Did The City Of London Kill The High Street?

I thought I’d solved the mystery of who murdered the high street. Then an article in Money Week came up with a new prime suspect.

Matthew Lynn’s view is that it’s not the government, local councils, landlords or even the slump in consumer spending. He blames the City. His reasoning certainly explains the anomaly of why Peacock should go to the wall but Primark continue to prosper, Burberrys weather the storm while La Senza goes bust.

Mr Lynn points out that although the growth of retail sales seen before the recession has stalled, spending is still showing small increases. Therefore he finds it odd that some companies are suffering as much as they clearly are. Our Poirot from the City used his little grey cells to work out that La Senza, New Look, Hawkin’s Bazaar and Peacocks and nearly all the other retailers in trouble have something in common. They are all completely or partly owned by private-equity companies.

As Lynn says, ‘The City loved retailing. It had stable cash flows and usually lots of property assets.’ So they bought retailers and ‘put a mountain of debt on them.’ This wasn’t a problem when times were good but ‘the City has stretched businesses to the point where they can no longer cope with any kind of adversity.’ In other words, a small drop in income and they can no longer pay the massive interest to the bank.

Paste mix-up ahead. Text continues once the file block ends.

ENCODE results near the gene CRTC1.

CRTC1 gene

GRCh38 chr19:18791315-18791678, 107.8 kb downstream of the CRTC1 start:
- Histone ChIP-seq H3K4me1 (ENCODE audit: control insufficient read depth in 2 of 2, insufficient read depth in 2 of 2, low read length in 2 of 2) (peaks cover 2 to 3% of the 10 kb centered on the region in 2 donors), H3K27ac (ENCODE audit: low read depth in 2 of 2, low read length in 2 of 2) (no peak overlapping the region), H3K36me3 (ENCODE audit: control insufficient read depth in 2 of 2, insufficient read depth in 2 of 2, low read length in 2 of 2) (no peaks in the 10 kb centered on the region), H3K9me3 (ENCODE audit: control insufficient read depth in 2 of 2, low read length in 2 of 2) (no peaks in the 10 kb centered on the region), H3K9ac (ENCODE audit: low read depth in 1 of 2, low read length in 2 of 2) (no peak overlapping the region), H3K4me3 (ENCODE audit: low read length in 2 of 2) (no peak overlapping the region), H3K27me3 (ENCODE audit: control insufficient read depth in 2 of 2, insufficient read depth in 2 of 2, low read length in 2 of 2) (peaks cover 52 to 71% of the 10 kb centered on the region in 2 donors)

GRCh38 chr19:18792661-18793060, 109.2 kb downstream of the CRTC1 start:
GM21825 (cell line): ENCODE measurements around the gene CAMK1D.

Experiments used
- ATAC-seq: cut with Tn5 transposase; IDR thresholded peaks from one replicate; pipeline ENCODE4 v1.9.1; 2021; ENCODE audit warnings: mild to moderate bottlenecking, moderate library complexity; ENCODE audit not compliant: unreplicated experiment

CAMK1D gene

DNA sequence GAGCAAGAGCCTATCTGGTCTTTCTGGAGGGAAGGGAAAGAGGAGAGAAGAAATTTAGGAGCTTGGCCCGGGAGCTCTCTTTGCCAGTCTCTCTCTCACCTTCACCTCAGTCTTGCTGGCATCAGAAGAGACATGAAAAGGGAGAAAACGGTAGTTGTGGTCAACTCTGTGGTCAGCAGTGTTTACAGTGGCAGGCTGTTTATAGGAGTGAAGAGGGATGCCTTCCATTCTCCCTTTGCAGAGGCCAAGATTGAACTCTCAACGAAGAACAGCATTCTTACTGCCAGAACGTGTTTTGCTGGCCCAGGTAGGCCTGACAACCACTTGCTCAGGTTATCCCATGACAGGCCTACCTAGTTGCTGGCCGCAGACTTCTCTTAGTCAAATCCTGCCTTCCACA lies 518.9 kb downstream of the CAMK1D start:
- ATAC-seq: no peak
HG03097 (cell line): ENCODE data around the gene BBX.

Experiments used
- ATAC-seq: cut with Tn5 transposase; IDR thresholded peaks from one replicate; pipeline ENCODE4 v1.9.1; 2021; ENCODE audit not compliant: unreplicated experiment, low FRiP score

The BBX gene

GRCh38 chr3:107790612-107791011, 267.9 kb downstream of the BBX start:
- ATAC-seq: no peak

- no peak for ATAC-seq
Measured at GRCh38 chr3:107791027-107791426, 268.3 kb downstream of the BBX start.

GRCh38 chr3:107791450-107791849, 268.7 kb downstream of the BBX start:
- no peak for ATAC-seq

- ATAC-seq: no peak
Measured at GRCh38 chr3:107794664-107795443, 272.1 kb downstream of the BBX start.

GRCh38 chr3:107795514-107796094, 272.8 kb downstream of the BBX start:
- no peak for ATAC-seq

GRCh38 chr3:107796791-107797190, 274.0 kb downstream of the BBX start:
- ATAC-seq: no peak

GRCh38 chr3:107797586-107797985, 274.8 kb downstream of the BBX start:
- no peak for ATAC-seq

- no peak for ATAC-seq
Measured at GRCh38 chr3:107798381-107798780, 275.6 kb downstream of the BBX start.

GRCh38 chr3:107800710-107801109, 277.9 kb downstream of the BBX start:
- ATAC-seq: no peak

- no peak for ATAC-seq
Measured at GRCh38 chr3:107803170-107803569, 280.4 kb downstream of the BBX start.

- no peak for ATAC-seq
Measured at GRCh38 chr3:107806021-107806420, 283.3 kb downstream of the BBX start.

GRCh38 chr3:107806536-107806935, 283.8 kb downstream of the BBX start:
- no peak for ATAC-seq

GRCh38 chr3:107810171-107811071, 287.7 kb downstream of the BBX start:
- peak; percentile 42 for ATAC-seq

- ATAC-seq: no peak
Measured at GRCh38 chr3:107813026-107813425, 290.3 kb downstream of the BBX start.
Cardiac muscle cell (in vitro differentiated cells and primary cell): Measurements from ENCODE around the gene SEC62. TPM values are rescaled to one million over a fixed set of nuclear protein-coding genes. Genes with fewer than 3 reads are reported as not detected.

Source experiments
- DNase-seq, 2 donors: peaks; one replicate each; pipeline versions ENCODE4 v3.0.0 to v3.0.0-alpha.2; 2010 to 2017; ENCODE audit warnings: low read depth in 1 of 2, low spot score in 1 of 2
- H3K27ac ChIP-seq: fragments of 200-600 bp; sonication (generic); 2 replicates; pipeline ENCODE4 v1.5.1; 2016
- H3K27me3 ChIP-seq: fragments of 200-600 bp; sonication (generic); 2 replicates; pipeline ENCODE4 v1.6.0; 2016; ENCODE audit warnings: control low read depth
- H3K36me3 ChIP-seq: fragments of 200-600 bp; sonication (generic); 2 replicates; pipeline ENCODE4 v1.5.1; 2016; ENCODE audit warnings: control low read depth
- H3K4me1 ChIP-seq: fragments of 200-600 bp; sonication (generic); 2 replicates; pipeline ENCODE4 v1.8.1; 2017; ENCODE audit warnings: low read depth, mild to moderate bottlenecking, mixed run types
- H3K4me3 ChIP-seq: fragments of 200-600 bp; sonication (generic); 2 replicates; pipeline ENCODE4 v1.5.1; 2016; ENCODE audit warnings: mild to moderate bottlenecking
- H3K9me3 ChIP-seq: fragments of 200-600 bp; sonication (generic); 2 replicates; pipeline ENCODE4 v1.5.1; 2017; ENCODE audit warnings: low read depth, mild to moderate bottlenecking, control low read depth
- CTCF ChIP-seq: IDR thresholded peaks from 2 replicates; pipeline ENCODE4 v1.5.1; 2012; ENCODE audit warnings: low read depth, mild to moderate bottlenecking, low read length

‘Businesses need to be able to survive through good times and bad,’ says Lynn and the financial markets should help them. Instead, we have a high street crisis ‘created by financial engineering’.

This makes a lot of sense to me and while it doesn’t solve the current problem, it suggests there may be hope for the future. I have been gloomy about high street shopping of late but, looked at positively, my own retail business Your Life Your Style and quite a few others are managing to get through the current economic downturn. Turnover continues to rise albeit sluggishly. Perhaps most significantly, we have no debts, except the money my wife and I loaned it.

Furthermore independents like us (and some bigger companies like John Lewis) actually want to be retailers, as opposed to managers of a financial asset. When times get better, independent shops could be well placed to fill some of the gaps left by these over-leveraged multiples.

John Lewis Show How Not To Design A Catalogue

Why does a major retailer like John Lewis ignore scientific research on how to produce a catalogue that sells? Here are a few of the rules they ignored in this year’s Christmas brochure.

Today I’m guilty of a deadly sin- Criticising John Lewis, which clearly would have been the eighth deadly sin if the shop had been around at the time. Like all shopkeepers, I admire and seek to emulate JL, but this year  was surprised that their Christmas catalogue failed to observe what I would consider some basic rules.